The Limoges service of the Tucher family
The so-called Tucher service is one of the most important ensembles of enamel art from the workshop of Pierre Reymond in Limoges. It consists of eight vessels: a basin dated 1558, an accompanying jug – dated later with 1562 – and four tazze (flat bowls) and two lidded bowls. The latter bear the signatures of Reymond, as do the jug and basin. The jug's silver mountings show the marks of Wenzel Jamnitzer, the most important German goldsmith of his time.
The basin from 1558 and the two lidded vessels were in the house of the patrician and highest official of the city of Nuremberg Linhart II Tucher (1487–1568) in 1560. In a letter dated 6 September 1560, the scribe and arithmetic master Johann Neudörfer the Elder assures the addressee Linhart that he has never seen a more lovely piece. Linhart must then have decided to add a jug and four footed bowls to the existing pieces to create a representative showpiece service. A letter from his son Herdegen dated 6 December 1561 states that he handled the commission for Linhart. The copper vessels, which were probably prepared in Nuremberg in the Jamnitzer workshop, were enamelled in Limoges. Linhart's coats of arms and those of his two wives Magdalena Stromer and Katharina Nützel are only on these new parts, which were completed in 1562. Basins and lidded goblets probably came from the free market.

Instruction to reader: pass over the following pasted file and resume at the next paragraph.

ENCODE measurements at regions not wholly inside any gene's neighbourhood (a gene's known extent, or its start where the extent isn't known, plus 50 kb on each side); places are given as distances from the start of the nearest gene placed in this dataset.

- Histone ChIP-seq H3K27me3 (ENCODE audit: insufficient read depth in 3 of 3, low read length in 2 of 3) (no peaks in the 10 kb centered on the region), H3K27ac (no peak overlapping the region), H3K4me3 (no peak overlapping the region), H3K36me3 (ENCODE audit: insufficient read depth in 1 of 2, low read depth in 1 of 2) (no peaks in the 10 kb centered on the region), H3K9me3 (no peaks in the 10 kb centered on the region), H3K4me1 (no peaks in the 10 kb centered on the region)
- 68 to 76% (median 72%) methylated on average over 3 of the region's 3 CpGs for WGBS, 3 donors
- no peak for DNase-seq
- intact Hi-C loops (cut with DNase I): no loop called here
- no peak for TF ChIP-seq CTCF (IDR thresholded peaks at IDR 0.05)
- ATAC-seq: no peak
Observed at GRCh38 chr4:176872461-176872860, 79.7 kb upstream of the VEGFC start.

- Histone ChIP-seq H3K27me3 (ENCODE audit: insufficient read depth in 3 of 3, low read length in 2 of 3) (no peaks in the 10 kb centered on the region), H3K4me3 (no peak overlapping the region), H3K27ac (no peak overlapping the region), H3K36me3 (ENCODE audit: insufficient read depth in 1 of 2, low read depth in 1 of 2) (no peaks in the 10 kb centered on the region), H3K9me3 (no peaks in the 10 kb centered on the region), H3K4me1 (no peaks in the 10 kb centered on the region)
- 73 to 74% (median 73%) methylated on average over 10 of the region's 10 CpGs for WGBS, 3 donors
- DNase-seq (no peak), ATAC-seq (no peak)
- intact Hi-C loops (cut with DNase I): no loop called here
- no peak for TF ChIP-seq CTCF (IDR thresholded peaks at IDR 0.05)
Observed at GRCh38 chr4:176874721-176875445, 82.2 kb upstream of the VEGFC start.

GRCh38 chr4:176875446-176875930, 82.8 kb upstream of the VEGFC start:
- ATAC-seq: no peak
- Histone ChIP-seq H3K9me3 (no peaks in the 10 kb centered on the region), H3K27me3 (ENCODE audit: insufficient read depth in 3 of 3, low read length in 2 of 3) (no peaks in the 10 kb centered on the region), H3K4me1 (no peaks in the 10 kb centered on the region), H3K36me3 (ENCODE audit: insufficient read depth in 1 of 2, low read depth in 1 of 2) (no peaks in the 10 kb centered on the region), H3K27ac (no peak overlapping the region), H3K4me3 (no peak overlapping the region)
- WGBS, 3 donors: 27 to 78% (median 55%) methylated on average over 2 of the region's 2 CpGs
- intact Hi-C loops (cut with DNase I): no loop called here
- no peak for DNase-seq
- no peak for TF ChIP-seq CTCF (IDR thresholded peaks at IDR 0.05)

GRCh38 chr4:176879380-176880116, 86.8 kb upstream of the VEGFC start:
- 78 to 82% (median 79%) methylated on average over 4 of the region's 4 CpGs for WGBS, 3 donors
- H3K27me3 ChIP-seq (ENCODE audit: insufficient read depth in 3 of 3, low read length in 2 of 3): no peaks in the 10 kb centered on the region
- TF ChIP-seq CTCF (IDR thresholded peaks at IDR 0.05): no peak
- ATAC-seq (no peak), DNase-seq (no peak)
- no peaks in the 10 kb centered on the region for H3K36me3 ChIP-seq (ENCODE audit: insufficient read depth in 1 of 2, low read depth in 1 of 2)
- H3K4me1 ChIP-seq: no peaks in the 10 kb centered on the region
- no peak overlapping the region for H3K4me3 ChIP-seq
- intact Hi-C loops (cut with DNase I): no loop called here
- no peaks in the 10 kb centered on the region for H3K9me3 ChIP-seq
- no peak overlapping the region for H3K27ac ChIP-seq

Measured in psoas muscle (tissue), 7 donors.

All pieces are almost completely covered by the finest enamel painting in black and white with slight tinting of the incarnate parts and gold accents. The decoration is dominated by scrollwork with masks and putti, supplemented by tendrils and antique bands. The figurative decoration based on graphic designs is outstanding. Old Testament and mythological representations and hunting scenes are represented. For example, the basin thematises the Fall of Adam and Eve, which is contrasted with the "Cupid and Psyche" story based on "Metamorphoses" by the ancient writer Apuleius on the four footed bowls. This other kind of "fall from grace" was interpreted by the Christian author Fulgentius as meaning that Psyche, meaning the "soul", must suffer punishments as a result of its lust before it is pardoned in the Council of the Gods. She is finally allowed to marry Cupid, so the soul is united with divine love. The deer and bear hunt on the service's jug can again be interpreted in the Christian sense as a victory over evil.
>> This collection is part of the holdings of "The art collection belonging to the Tucher von Simmelsdorf family" of the Tucher’sche Kulturstiftung (Tucher Cultural Foundation) and is located in the Museum Tucherschloss und Hirsvogelsaal.
Letters: Stadtarchiv Nürnberg, E 29/IV, 232 and 1629.
Weingärtner, Helge: Das Tucherservice, in: Mitteilungen des Vereins für Geschichte der Stadt Nürnberg 95 (2008), p. 63–92.